2 May 17
Intermittent fasting has improved my mood, but results vary depending on your mindset at the time of the fast.
Food is a basic necessity. We all know this. In every celebration, day out, party, holiday etc. the food is always one of the most important things. From the moment we wake up we are often thinking about food, and while at work, wondering what we are going to have for dinner when we go home. This is even when we are not fasting. Yet despite this, we all take food for granted the majority of the time.
When fasting food becomes increasingly appealing and feels like the answer to our problems more and more. However much of this is the mind pestering us and kidding us. We think eating again is going to be the most sensational experience ever as we have been so deprived of food. Only to eat again and then realise in no time that we feel just the same as we did before starting the fast. The feeling of deprivation during the fast can lead to a low mood. But, lets now discuss the positive mood changes fasting can cause.
If we manage to put this niggling desire to eat away for a while then we feel in many ways more free. I am not saying it is easy, but the prize is worth having. More worthwhile that the feeling we will get from eating that sausage roll we have been eyeing up. If you manage to somehow cut off the desire to eat by focusing your mind on the good points of fasting such as what I’m discussing right now, then you will find it easy to detach yourself from other niggling thoughts which hinder your concentration. Many people, myself included, want to fidget and lose concentration easily. It can be for something as simple as feeling you have been looking at this screen for too long. Fasting is like spitting in the eye of anything that might try to distract you. Be it the need to eat, drink, or dwell on negative thoughts. So therefore fasting can be a welcome break from having things controlling your life. The focus during a fast in on you and something you are doing for yourself. You also find that you have so much free time to get so much done, which would usually be spent preparing food or eating. Of course you can use the time to rest, sleep or meditate.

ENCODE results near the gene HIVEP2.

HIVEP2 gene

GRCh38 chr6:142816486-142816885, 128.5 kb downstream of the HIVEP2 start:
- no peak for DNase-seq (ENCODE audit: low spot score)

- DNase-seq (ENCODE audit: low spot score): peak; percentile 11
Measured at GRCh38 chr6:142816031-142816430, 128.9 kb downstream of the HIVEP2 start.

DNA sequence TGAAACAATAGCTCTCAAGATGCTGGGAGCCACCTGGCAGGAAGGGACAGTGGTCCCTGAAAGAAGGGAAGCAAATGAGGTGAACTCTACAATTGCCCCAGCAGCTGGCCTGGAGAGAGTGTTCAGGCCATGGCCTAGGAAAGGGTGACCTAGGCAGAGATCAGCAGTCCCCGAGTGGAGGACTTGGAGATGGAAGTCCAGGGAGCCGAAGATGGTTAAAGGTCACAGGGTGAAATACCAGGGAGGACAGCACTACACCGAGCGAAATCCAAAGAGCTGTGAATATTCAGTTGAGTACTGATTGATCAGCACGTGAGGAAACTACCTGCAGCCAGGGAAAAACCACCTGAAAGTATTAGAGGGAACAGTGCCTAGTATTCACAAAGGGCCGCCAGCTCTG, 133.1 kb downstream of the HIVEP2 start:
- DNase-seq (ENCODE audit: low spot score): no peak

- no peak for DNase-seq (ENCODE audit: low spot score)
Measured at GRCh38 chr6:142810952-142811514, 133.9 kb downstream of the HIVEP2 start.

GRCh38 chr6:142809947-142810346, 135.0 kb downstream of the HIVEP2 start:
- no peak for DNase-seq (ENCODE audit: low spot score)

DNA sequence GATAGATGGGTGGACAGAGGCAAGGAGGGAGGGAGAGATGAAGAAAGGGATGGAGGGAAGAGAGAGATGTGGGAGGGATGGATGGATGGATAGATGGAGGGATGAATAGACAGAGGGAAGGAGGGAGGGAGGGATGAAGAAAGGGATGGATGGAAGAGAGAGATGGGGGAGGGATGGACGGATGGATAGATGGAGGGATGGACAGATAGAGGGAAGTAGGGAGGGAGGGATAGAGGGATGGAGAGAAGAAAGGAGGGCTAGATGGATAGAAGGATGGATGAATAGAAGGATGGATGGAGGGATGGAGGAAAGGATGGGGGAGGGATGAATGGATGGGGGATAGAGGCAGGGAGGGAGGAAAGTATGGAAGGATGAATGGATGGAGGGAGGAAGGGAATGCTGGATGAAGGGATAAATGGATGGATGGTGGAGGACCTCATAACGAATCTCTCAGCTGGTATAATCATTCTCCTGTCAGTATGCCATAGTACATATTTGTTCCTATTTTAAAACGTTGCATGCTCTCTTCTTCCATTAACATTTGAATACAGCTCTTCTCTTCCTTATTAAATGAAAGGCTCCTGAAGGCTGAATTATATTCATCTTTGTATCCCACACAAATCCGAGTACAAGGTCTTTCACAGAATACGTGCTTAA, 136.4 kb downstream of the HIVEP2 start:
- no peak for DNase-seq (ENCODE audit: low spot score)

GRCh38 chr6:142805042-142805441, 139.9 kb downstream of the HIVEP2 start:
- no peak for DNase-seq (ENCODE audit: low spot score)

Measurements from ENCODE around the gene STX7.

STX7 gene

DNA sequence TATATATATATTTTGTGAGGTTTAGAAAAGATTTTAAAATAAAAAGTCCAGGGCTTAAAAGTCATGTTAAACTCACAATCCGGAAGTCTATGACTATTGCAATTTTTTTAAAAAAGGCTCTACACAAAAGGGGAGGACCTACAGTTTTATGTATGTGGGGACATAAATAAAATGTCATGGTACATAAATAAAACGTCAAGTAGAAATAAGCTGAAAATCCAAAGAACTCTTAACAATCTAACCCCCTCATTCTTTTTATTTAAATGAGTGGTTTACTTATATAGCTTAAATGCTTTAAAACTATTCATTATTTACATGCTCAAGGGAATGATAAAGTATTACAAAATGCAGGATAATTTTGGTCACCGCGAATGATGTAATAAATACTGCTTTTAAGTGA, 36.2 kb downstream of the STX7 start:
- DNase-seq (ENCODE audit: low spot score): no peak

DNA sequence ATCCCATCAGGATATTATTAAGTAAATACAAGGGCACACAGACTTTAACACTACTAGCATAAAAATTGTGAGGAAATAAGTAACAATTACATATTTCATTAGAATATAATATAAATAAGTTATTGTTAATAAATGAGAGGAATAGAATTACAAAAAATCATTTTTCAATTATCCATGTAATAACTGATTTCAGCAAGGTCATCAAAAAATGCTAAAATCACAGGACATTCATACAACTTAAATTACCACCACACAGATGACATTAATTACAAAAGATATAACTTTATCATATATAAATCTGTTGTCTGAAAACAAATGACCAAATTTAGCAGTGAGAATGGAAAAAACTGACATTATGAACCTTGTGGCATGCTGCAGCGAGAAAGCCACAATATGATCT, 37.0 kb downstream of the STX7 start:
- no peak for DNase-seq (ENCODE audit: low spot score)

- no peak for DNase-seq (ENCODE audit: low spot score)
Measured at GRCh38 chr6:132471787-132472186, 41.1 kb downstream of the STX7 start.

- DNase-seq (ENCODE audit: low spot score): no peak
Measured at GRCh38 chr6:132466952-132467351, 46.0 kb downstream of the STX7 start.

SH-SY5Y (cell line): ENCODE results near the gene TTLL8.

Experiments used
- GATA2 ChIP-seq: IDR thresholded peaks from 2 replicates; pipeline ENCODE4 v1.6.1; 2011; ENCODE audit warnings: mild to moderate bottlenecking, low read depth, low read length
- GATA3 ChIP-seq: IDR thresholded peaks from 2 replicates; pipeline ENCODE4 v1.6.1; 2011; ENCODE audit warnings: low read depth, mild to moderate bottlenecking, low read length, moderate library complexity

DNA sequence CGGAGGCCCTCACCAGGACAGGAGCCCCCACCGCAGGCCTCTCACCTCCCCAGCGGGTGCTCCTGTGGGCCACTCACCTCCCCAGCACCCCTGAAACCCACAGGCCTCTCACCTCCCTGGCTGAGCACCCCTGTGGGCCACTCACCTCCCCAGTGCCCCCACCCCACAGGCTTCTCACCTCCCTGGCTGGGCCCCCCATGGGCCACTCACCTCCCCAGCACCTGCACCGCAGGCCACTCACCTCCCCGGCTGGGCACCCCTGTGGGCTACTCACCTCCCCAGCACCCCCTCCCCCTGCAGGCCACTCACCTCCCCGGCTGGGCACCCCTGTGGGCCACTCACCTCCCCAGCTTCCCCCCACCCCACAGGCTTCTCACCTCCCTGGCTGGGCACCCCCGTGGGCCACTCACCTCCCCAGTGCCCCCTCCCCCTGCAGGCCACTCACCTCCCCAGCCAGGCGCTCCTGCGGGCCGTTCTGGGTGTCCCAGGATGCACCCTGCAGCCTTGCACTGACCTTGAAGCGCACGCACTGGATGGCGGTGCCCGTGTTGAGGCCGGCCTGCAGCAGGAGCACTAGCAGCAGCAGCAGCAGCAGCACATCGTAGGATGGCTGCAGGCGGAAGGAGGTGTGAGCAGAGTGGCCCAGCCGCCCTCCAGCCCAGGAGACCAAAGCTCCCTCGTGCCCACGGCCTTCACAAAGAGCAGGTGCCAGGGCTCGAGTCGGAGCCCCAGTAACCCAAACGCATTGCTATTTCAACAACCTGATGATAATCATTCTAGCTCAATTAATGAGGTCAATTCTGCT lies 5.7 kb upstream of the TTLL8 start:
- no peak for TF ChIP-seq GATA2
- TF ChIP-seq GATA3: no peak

I am not pretending that fasting is easy, and sometimes I have had unsuccessful fasts where my mood has got worse rather than better so I have had to break the fast. However I keep trying and that is how I have achieved many successful fasts and been doing it for almost one year. I fast for 2-3 days once per month.
My 60 hour fast:
This is how I do it:
Start of Fast – I eat dinner and then start my fast. At the start I usually feel relieved that I am on a cleansing process. I typically pick a time where I know I have been indulging too much or drinking too much alcohol.
Full Day 1 – This is a bit of a cheat but on day 2 I am always working a night shift. This allows me to rest during the day time, thus avoiding stresses. On my night shift I am busy, plus my body is not used to eating at this time of day.
Full Day 2 – I am so exhausted after my night shift that I manage to sleep. Once I wake up I know I do not have to worry about getting to sleep again while I am fasting. I simply eat breakfast before I go to bed.
Full Day 3 – After my second of two night shifts I get home and break my fast with a light breakfast before sleeping. By this time I have fasted for around 60 hours and only had to sleep on an empty stomach once. Once I wake up after around 3-4 hours sleep I resume to normal eating. I then go to bed at a sensible time that night. I chose only to have a little sleep in the day so that I get a good nights sleep.
Until I break my fast I take no food. Only water. I find that allowing myself a little bit of food makes me feel as if I cannot manage without some food so food is still controlling me. I prefer the feeling to be free from food. This also makes the fast work better. High protein, low carb is good, but no food means our body starts to break down its unwanted protein to repair itself. Skin tags can fall off during fasting and blemishes can begin to fade. It’s good for the body. The key is its only intermittent. You can look forward to eating a normal diet when you are not fasting!
You must be logged in to reply.
Username or Email:
Track your weight and measurements, BMI and TDEE with our new tracker.
The Fast books are available throughout the world and in many different languages. Buy a copy today.
Michael looks at the Horizon special, "What's the Right Diet for You" and tells us which diet they say is best for him.
Results from our tracker show that the average weight lost over the first three months on The Fast Diet is 5-6 kgs (11 to 13 lbs).
Michael Mosley posts a handy graphic to help avoid hidden sugars in food.
• All featured posts •
in Welcome to The Fast Diet and Exercise forums • updated 11 minutes ago by Intesha
in Weight loss • updated 24 minutes ago by hedgehogs
in Weight loss • updated 56 minutes ago by Chuckweasel
• All recent topics •
Copyright © 2018 Michael Mosley and Mimi Spencer
Technical questions or problems with the site? Please email our technical contact.